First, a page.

RECENTLY, a variety of newspapers have run stories about football players who have suffered from mental health problems. Indeed, only this week, the BBC aired a documentary titled ‘Football’s Suicide Secret’. In the show, host Clarke Carlisle, a former premiership footballer and current chairman of the Professional Footballers’ Association, spoke openly about his own battle with depression. Even describing how at 21-years-old he had attempted to take his own life.
I’m all for anything that raises awareness of mental health issues. Although, it shouldn’t take the plight of a sports star to help improve the understanding of these types of disorders. With one in four of the British population estimated to suffer from some kind of mental illness in the course of a year, I can never understand why there are still vast amounts of people who are reluctant to accept that mental health problems exist.
Thankfully, we have come a long way in the treatment of the mentally ill, with methods such as submerging patients in ice baths until they lose consciousness or administering a massive electric shock to the brain now consigned to history. One inhumane method, known as “the bleeding practice”, was even used, whereby the patient would be drained of the supposed bad blood. Tragically, this would usually result in death or the patient needing lifelong care.
Understanding is the key word regarding mental health issues, and it’s easy to recognise when some people just don’t get it, particularly on occasions when comment such as “What’s he/she got to be depressed or worried about?” are expressed.
Let’s use footballers as a prime example. They earn enough money to do anything they wish and are worshipped by thousands of fans every weekend. It’s hard to apprehend these people being unhappy, but this is the nature of a beast such as mental illness. Young, old, middle-aged, rich, poor, male or femalem – it doesn’t matter. Mental disorders can affect any one of us. And just because it’s not physically visible, it doesn’t mean that it can’t be seriously debilitating.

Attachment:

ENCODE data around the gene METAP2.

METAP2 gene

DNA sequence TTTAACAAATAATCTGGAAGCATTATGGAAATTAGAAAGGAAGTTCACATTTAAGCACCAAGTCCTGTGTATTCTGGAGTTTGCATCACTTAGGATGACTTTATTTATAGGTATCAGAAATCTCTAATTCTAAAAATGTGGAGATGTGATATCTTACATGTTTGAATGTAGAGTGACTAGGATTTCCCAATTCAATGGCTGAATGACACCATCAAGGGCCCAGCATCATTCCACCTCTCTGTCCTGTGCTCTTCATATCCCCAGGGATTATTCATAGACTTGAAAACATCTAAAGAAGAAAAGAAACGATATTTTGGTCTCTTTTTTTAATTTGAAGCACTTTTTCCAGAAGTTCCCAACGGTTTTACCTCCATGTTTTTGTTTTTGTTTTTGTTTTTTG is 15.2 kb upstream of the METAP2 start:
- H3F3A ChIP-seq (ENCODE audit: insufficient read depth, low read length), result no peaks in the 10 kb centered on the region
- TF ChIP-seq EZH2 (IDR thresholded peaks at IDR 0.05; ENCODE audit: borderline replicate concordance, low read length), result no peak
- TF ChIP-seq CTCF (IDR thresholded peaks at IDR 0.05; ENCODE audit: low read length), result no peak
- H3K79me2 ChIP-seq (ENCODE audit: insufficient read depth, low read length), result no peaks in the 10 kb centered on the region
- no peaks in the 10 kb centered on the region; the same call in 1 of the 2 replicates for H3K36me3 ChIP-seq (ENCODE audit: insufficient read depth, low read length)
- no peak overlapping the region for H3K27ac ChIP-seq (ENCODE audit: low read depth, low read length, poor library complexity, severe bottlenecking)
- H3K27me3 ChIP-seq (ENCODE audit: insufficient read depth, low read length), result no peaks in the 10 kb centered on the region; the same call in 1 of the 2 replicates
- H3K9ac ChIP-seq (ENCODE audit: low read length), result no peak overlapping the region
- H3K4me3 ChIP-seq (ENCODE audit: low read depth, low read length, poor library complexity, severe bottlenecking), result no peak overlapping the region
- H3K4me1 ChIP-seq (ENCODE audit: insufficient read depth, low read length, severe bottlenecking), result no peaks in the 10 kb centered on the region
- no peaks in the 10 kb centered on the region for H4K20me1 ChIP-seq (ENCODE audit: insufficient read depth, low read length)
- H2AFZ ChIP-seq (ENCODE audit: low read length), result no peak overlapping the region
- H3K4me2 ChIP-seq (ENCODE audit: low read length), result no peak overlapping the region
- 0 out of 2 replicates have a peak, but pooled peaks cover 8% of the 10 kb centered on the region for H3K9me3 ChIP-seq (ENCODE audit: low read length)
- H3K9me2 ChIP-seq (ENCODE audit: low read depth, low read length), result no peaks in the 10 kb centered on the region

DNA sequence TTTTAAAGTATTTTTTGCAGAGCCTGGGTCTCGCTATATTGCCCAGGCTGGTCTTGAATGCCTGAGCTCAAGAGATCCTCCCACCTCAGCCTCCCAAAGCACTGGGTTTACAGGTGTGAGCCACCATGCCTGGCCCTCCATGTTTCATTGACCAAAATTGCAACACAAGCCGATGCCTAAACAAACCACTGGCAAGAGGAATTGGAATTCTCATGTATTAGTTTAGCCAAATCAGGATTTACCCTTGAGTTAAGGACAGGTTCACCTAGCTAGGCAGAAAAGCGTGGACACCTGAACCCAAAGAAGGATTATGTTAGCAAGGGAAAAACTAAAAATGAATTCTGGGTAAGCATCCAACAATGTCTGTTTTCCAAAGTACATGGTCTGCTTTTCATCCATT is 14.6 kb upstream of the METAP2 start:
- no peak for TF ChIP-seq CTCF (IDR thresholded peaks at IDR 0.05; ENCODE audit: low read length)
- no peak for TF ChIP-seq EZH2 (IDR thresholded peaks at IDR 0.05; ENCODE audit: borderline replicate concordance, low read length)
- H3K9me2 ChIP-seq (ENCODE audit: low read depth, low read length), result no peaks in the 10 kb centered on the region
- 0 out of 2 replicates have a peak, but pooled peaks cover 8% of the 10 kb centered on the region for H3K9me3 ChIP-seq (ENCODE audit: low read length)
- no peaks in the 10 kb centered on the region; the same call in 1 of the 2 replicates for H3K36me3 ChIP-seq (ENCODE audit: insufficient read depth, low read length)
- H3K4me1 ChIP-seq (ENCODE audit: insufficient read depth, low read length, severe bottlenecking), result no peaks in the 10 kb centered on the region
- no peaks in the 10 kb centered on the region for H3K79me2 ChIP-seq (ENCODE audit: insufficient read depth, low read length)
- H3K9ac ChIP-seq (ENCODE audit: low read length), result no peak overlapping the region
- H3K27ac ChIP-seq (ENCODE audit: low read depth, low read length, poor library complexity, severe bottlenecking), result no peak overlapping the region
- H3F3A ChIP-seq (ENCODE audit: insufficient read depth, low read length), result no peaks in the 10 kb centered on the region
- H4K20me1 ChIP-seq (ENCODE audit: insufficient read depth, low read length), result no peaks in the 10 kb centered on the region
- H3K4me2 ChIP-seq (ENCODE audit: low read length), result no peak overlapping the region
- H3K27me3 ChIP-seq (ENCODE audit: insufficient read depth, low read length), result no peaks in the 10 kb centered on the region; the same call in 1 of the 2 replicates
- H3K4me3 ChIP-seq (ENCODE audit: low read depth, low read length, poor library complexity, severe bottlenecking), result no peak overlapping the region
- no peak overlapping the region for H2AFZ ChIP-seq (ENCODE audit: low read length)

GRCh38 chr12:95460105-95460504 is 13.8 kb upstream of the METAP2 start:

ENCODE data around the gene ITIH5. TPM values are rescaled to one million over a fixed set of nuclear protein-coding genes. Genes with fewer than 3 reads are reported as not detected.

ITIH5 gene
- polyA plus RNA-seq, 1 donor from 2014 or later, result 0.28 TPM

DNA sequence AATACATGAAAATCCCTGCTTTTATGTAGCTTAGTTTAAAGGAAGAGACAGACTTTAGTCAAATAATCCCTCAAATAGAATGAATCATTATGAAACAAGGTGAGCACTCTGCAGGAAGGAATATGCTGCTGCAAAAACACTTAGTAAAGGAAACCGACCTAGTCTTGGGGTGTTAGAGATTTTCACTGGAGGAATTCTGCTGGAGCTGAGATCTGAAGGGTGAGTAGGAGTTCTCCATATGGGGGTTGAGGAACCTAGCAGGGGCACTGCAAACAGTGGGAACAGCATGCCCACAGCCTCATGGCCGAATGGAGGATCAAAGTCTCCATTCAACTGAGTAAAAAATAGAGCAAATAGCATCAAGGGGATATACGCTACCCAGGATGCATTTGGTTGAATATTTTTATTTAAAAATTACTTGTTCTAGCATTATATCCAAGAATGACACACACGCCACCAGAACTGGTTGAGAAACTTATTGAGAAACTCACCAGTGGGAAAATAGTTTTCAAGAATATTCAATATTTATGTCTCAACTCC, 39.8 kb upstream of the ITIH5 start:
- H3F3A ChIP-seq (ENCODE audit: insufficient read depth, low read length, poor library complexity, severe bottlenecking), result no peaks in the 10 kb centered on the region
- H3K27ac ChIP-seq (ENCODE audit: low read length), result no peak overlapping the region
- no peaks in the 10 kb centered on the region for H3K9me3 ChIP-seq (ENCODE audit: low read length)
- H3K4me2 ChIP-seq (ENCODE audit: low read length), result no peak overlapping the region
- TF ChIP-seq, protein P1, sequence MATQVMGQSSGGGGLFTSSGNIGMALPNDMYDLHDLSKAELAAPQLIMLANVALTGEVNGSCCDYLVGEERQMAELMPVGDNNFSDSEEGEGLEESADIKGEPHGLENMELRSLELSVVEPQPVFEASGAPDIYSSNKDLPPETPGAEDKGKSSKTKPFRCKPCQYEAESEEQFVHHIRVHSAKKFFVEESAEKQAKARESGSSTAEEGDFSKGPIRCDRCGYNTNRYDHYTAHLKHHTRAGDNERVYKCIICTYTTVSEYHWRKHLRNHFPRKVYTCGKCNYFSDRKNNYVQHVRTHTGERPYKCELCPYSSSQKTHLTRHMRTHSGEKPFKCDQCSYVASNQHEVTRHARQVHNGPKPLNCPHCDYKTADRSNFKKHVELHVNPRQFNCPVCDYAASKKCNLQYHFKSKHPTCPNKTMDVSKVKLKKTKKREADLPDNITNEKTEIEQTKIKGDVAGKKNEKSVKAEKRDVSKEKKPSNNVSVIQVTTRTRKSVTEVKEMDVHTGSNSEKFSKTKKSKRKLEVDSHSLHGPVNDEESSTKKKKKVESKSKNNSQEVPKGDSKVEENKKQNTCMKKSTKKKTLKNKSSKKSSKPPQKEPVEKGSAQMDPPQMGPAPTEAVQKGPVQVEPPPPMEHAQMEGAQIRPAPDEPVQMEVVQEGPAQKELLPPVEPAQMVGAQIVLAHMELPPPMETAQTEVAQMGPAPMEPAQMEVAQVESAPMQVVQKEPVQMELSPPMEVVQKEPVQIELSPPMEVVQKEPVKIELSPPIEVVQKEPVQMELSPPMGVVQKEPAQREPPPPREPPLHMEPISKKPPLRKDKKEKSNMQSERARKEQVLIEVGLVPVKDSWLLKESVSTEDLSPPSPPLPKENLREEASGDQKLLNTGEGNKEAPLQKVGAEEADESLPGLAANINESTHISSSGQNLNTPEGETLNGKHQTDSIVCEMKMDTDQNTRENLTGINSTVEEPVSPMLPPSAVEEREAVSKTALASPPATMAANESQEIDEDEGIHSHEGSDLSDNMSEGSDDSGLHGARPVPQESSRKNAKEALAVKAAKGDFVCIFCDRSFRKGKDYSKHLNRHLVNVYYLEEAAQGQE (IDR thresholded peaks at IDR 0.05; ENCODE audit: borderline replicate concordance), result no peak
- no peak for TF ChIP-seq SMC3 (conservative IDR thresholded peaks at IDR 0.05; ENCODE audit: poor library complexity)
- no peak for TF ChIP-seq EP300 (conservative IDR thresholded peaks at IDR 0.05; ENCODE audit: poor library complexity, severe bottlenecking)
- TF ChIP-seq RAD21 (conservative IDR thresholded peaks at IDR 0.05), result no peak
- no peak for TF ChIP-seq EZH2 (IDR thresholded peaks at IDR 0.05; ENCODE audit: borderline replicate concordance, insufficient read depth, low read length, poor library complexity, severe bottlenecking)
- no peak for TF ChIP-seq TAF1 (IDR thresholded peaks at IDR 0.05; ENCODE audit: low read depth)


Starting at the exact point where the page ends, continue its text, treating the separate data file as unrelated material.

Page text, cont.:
In Britain, the most common cause of death among men aged under 35 is suicide. Conditions such as depression aren’t just illnesses, they are potential killers.
Although poorer and unemployed members of society are likely to be affected longer, it is thought that if receiving treatment, half of people with common mental disorders are back to their old selves after around 18 months. Which means if you suffer from a mental health issue, it’s important you reach out and receive the appropriate help, while remembering that it is possible to get better.
It’s also apparent that woman are more forthcoming in seeking help with mental illness, with one in four females receiving treatment, opposed to one in ten men. Although it’s unclear as to why this statistic is so skewed, it’s thought that social matters play a big part in men refusing to get help. Suffering from a mental disorder is nothing to be ashamed of, and you should hold no fears in looking for help, whether male or female. It makes you no less of a man or woman to admit you have problems.
What’s obvious to me is that we have to be pragmatic about the issue, as the statistics don’t lie. Only by using the facts and figures to improve our knowledge of mental illness can we help to eradicate the stigma which surrounds it.